Mental Health Awareness Week runs from 10 - 16 May 2021, and this year’s theme is nature. A recent report from the Mental Health Foundation reported 45% of responders said green spaces had been vital for their mental health. It was still important to those with limited access to nature, with websites showing webcams of wildlife seeing hits increase by over 2000%. No matter who you are or where you live, we all need to look out for our mental health and the mental health of the people around us. Today we’re taking advice from our Student Support Services about managing some of the biggest mental health challenges facing students today.
By Cara Fielder. Published 14 May 2021.
How to reach out
It can be hard to speak up and even harder to know how to approach a conversation about our mental wellbeing. Who do you talk to? What do you say?
Talking about your mental health issues may not be easy, but it’s a vital part of getting the help you need. There’s no right or best way to talk about mental illness issues, but having a plan can help to make the process less daunting. Here are some things to help make the conversation more productive.
- Write down what you’re feeling. Journaling is a good way to help organise your thoughts before having difficult conversations. Writing it down can help you get a clearer idea of what you want to say. You can even try writing a script to help guide you through the conversation if you think it would be helpful.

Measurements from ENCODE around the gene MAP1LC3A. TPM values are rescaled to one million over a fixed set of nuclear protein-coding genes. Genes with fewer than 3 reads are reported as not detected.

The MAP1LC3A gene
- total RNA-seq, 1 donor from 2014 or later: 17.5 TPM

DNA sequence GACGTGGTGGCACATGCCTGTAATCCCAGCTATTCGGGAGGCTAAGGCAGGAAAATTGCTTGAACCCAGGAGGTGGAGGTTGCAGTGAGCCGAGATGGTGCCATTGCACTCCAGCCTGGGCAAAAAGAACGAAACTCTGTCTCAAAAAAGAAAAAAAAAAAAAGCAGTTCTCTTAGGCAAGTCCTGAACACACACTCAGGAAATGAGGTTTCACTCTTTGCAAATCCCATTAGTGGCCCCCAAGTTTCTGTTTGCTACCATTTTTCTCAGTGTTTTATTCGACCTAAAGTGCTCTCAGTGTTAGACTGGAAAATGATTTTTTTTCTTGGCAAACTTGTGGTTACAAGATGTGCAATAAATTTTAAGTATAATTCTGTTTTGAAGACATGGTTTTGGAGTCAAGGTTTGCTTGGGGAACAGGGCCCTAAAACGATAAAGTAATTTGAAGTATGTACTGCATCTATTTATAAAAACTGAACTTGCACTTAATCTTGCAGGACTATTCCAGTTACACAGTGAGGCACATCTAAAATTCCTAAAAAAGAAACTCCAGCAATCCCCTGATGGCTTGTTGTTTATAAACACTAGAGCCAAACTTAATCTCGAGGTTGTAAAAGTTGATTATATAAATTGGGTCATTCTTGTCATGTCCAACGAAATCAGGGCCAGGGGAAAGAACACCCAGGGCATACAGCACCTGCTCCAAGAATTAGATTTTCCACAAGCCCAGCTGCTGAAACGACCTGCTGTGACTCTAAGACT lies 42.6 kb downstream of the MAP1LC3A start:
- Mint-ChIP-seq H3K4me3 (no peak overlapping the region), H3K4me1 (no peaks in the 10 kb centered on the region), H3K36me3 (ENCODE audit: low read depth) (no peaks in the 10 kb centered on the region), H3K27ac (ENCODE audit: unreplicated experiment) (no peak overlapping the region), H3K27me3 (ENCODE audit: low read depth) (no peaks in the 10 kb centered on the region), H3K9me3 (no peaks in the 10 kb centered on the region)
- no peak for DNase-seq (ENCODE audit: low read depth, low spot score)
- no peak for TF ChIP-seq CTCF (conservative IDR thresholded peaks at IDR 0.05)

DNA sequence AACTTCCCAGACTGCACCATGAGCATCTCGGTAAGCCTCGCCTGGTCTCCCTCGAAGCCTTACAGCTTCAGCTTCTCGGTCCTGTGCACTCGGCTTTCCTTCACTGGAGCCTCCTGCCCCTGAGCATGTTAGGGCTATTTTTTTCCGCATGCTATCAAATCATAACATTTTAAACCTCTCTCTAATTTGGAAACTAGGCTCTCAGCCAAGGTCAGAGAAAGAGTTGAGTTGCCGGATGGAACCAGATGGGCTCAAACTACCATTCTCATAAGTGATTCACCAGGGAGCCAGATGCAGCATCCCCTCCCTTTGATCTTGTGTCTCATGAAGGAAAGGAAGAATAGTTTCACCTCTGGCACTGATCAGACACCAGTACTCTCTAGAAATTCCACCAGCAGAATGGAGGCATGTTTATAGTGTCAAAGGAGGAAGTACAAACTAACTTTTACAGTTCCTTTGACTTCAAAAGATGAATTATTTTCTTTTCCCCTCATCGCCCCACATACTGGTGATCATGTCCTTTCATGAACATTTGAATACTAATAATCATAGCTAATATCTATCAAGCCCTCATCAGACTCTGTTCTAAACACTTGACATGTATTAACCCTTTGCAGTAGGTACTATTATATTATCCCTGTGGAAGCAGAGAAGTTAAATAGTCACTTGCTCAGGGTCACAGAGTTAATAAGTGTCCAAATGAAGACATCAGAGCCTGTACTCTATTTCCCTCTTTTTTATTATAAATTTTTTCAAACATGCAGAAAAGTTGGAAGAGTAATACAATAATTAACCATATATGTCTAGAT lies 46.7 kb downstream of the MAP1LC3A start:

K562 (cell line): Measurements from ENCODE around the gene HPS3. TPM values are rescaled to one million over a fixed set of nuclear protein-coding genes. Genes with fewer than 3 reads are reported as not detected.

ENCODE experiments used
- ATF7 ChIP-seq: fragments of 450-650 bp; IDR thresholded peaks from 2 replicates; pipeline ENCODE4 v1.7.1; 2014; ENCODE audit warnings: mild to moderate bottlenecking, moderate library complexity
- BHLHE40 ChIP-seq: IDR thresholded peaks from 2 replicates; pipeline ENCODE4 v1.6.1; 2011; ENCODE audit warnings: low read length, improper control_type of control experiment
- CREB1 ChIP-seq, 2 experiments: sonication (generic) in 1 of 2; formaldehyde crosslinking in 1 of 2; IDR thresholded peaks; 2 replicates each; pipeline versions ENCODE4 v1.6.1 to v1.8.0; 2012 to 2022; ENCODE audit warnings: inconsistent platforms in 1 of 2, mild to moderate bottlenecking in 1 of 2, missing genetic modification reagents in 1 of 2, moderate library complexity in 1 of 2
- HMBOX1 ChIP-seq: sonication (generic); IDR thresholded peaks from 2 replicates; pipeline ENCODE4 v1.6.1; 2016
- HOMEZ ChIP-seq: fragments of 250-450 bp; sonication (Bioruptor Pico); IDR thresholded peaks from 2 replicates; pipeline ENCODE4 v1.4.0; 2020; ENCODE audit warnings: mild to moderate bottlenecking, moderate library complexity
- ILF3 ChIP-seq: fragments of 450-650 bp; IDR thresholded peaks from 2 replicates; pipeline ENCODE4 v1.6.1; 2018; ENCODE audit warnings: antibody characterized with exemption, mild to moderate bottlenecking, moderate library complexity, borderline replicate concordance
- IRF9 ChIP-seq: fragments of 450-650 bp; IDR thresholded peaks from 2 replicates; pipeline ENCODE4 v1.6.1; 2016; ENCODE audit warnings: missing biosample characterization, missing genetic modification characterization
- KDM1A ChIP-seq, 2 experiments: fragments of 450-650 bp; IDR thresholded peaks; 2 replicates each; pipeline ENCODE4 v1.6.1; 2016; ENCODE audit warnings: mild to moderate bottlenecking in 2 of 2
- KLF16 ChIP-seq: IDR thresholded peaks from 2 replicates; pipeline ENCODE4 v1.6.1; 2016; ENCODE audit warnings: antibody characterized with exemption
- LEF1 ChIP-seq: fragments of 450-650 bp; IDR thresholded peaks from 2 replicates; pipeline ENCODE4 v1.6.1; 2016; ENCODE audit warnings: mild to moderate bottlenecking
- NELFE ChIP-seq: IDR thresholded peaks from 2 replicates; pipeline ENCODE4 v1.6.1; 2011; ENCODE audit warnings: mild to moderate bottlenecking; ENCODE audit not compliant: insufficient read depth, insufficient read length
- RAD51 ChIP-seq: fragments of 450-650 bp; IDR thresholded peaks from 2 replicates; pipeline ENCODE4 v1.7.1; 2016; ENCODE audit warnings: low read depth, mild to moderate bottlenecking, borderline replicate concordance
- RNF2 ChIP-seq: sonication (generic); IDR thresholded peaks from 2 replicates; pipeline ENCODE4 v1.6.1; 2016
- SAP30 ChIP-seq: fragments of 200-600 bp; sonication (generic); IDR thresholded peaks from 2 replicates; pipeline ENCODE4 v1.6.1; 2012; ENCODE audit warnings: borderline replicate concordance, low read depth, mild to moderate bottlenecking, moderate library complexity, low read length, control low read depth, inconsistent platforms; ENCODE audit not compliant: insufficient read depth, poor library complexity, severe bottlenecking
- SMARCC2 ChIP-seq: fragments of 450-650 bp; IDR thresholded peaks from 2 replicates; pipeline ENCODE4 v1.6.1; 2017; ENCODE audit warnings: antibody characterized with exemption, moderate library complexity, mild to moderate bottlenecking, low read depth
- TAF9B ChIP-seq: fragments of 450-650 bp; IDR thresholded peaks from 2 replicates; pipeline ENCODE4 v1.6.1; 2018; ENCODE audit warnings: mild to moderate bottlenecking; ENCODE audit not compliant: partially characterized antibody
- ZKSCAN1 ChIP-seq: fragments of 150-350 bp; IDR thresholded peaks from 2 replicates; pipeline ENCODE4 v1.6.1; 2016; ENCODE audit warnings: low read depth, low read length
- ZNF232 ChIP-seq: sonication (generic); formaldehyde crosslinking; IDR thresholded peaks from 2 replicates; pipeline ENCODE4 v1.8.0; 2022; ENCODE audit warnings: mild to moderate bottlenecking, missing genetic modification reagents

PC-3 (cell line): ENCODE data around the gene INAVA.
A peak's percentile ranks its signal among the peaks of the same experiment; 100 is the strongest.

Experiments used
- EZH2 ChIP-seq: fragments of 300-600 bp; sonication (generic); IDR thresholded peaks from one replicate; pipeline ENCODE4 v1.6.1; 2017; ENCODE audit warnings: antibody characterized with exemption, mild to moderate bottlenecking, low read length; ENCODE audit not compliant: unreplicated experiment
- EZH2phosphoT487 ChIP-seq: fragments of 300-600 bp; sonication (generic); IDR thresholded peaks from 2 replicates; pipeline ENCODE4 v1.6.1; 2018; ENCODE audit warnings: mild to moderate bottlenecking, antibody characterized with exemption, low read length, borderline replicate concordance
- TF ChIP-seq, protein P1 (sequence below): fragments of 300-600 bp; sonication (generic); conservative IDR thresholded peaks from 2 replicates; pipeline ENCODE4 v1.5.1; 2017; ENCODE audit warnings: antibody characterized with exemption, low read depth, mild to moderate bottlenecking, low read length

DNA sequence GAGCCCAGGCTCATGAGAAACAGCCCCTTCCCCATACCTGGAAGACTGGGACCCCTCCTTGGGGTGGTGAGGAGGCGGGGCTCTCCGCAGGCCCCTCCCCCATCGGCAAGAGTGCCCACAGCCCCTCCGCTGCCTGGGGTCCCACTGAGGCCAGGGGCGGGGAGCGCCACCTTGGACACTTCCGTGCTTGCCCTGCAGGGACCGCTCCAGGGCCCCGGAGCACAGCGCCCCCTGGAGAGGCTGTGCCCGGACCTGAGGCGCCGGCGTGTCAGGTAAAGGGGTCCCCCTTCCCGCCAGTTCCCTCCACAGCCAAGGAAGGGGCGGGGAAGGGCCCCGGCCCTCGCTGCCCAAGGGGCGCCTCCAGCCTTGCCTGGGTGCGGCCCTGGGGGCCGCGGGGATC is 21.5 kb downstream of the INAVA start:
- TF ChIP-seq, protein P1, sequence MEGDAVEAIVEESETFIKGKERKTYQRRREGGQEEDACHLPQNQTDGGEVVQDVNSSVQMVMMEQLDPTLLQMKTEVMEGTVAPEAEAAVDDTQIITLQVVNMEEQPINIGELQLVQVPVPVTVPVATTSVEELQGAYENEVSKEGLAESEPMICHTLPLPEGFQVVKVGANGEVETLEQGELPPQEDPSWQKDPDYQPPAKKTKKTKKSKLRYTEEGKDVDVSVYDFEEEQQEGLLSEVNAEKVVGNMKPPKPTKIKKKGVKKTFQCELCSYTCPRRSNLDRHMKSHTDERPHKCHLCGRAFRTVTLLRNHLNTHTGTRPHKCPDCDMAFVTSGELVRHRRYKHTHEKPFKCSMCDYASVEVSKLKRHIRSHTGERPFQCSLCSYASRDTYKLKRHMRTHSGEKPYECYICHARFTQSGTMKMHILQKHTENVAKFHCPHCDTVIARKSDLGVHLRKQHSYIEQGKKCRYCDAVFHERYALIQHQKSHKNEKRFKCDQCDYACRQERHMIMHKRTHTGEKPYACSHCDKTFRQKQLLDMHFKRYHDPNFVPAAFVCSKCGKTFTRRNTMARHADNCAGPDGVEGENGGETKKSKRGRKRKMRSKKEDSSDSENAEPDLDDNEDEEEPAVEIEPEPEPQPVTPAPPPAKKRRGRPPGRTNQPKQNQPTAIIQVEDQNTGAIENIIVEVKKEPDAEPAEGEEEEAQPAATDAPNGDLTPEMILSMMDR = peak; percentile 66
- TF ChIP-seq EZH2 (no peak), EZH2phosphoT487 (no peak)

- Choose your confidantes. Talking to people you can rely on to be understanding and supportive will help you practise and gain confidence. This could be a friend, relative, welfare officer and/or GP.
- Go at your own pace. If the thought of telling someone what’s been going on feels overwhelming, remember that it’s okay to take it slowly. It’s up to you how much you share.
- Don’t downplay or diminish your experiences. Try to be explicit in how you feel. ‘I feel anxious all the time’ or ‘I feel really alone, and I need help.’
The important thing is that you are telling people how you feel and asking for help. Talking about mental health issues, even to one person who is understanding, helps overcome stigma. When you speak up, you’re not only giving yourself a chance to get better; you may unknowingly be paving the way for someone who is still waiting to find their voice.
We can all feel lonely sometimes and it is a completely normal experience. However, for some, loneliness can be an overwhelming and unbearable feeling. Unfortunately, this can be a very difficult feeling to speak about.
It’s common to feel lonely when surrounded by people and it can be made worse when we feel we have nobody to share with. We notice it when we feel disconnected and alienated from our surroundings and don’t feel part of a group or event. We may experience it more acutely when we see others who seem at ease, are making friends and are part of groups from which we may feel excluded. But what can you do to change that?
- First, remember that loneliness is very common and many people feel like this at times.
- Loneliness can be a sign that essential needs are not being met. Reflect on what these needs are and look to meet these in ways that benefit your wellbeing.